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Tuesday, June 12, 2012

Human bone cements work in horses

Magnesium cement performs the best.

This article has been edited from a National Institute for Animal Agriculture Publication.

The fate of Barbaro has intensified the interest in identifying a bone cement that would help the equine community and potentially accelerate bone repair.

A biodegradable magnesium phosphate bone cement that is being investigated to repair human fractures may be a valuable veterinary tool for equine bone fractures. A recent study at The Ohio State University (OSU) compared two bone repair cements, the new magnesium cement and a calcium phosphate cement currently used in humans. The magnesium product is currently under FDA review as a bone void filler for use in people.

The OSU study involved replicating a wedge fracture in the second and fourth metatarsal bones of clinically normal horses, and then replacing the triangular fragments using the magnesium cement, the calcium cement or nothing. Radiographs were taken at regular intervals during the seven-week healing period. The metatarsal bones were examined using computed tomography (CT) and bone histology for adverse reactions, and for signs of healing and callus formation.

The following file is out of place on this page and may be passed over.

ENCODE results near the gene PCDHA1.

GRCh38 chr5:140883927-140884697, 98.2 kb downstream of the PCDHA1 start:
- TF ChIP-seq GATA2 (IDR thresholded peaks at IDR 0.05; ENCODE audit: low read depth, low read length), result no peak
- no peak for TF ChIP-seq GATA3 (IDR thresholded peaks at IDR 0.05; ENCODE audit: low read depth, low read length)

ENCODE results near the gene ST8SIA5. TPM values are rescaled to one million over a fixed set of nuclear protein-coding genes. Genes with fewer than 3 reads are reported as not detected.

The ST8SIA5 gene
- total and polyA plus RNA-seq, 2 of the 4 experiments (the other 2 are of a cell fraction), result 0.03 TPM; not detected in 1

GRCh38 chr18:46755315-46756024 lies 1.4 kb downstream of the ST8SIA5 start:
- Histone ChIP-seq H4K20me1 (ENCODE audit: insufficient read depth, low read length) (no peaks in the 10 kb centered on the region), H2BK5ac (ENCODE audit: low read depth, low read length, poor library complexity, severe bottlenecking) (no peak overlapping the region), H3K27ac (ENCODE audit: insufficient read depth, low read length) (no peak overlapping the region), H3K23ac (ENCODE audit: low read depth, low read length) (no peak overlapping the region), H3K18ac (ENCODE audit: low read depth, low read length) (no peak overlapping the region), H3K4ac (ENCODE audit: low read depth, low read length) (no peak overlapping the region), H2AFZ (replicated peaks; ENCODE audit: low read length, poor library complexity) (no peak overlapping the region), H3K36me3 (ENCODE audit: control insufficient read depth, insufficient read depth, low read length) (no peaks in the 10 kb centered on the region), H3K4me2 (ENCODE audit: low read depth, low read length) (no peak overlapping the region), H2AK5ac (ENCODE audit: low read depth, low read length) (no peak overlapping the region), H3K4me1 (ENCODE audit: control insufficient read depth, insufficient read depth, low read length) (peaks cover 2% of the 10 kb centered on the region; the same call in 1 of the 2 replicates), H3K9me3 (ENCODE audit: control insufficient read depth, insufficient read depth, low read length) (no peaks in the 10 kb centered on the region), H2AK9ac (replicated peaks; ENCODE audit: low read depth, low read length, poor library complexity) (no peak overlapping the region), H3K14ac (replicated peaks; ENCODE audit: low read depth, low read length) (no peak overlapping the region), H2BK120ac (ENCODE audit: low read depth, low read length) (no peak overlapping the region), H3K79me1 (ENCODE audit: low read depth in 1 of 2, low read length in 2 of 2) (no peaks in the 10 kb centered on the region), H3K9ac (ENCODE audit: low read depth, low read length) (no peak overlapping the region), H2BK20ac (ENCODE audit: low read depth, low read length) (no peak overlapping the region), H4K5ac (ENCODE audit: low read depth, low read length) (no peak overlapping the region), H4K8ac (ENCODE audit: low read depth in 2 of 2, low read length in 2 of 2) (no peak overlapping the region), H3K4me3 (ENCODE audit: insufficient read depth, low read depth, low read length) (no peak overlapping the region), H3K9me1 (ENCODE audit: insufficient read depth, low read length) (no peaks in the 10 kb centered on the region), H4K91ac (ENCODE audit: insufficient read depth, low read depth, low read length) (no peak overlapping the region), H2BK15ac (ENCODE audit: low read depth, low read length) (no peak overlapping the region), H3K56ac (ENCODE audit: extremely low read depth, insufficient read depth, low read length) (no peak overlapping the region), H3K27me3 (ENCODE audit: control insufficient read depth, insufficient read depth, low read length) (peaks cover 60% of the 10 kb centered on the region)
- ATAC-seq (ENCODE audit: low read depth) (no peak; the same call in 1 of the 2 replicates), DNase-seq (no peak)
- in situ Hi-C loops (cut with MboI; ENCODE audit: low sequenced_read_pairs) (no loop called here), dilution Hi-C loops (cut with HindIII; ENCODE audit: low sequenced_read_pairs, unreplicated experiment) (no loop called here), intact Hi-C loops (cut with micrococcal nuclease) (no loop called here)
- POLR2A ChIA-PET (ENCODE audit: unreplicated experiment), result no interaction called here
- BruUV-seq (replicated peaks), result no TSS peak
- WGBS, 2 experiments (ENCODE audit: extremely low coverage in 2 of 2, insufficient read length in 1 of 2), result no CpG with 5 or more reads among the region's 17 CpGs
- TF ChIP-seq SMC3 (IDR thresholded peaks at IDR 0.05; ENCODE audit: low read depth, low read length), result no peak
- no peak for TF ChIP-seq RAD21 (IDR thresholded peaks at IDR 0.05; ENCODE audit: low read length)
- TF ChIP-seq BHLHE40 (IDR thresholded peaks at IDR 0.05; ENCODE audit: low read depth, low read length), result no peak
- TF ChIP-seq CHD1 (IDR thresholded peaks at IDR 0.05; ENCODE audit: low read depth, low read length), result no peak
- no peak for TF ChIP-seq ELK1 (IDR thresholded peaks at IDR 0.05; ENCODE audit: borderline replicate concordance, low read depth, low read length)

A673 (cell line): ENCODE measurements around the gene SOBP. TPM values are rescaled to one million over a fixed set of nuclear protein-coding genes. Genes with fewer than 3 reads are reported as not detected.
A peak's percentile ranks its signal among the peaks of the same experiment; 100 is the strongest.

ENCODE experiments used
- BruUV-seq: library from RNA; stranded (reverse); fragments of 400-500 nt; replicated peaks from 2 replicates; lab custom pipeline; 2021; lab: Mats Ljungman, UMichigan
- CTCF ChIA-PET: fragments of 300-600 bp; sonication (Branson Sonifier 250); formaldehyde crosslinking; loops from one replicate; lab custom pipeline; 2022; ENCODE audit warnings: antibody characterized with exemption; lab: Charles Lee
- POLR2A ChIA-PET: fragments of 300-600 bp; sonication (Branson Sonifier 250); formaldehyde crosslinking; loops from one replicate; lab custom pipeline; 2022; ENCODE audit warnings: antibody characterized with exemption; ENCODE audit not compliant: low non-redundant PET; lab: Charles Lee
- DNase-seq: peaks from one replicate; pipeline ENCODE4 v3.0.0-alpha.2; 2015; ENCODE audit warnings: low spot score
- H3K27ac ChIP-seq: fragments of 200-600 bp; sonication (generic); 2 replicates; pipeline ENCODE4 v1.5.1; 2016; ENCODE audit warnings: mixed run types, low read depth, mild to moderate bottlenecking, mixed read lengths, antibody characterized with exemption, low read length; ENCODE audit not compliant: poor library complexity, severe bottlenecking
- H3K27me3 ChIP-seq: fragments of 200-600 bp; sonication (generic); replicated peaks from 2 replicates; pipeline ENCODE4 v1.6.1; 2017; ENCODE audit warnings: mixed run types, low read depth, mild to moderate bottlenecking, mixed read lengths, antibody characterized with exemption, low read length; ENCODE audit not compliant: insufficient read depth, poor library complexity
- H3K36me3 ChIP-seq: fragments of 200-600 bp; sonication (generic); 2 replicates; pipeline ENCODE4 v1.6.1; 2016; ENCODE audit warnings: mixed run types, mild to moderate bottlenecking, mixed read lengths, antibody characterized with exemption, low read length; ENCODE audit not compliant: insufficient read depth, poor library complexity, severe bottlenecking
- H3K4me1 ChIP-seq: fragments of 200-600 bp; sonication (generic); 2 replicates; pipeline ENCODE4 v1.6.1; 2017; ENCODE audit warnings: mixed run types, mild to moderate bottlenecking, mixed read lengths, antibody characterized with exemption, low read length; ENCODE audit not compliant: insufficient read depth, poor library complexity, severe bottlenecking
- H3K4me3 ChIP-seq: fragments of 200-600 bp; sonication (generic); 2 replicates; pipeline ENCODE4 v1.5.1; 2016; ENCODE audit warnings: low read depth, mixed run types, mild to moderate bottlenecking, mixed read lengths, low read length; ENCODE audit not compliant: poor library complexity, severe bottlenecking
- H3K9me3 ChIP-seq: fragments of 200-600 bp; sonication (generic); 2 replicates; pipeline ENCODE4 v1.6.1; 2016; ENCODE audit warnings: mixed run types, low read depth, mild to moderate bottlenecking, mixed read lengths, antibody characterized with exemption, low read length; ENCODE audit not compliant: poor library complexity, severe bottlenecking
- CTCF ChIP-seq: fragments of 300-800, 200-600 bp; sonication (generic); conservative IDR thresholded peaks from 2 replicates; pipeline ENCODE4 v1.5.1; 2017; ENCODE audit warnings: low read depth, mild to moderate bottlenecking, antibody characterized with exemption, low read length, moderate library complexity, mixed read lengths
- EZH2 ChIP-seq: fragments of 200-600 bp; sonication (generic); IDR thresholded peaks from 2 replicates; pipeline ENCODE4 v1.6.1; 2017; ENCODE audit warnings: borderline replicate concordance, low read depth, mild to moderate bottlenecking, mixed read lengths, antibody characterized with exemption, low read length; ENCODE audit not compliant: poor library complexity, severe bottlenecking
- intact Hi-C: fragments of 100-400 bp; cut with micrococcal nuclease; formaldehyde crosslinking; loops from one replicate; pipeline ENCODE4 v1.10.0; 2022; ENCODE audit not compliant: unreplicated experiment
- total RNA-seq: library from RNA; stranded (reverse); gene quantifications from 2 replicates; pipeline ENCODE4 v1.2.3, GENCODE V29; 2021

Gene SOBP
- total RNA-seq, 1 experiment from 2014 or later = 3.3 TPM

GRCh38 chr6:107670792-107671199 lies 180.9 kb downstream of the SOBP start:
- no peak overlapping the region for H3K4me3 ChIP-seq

Study results showed that when compared to either calcium cement or no treatment, fragments affixed with the magnesium cement were significantly closer to the parent bone during all stages of healing. Mature woven bone and fibrous tissue were also more abundant in the sites treated with magnesium, indicating that healing was occurring.

Additionally, the magnesium cement outperformed the calcium cement when it came to remaining at the fracture site. Magnesium cement stayed at the site 94 percent of the time while calcium cement persisted in only 25 percent of the treated fractures.

While both cements were similar in handling characteristics, the researchers found that immediate adhesion was not a shared characteristic. Magnesium cement provided immediate adhesion while calcium cement did not. The calcium cement was biocompatible and provided some cementing once hardened.

Previously reported in the American Journal of Veterinary Research.

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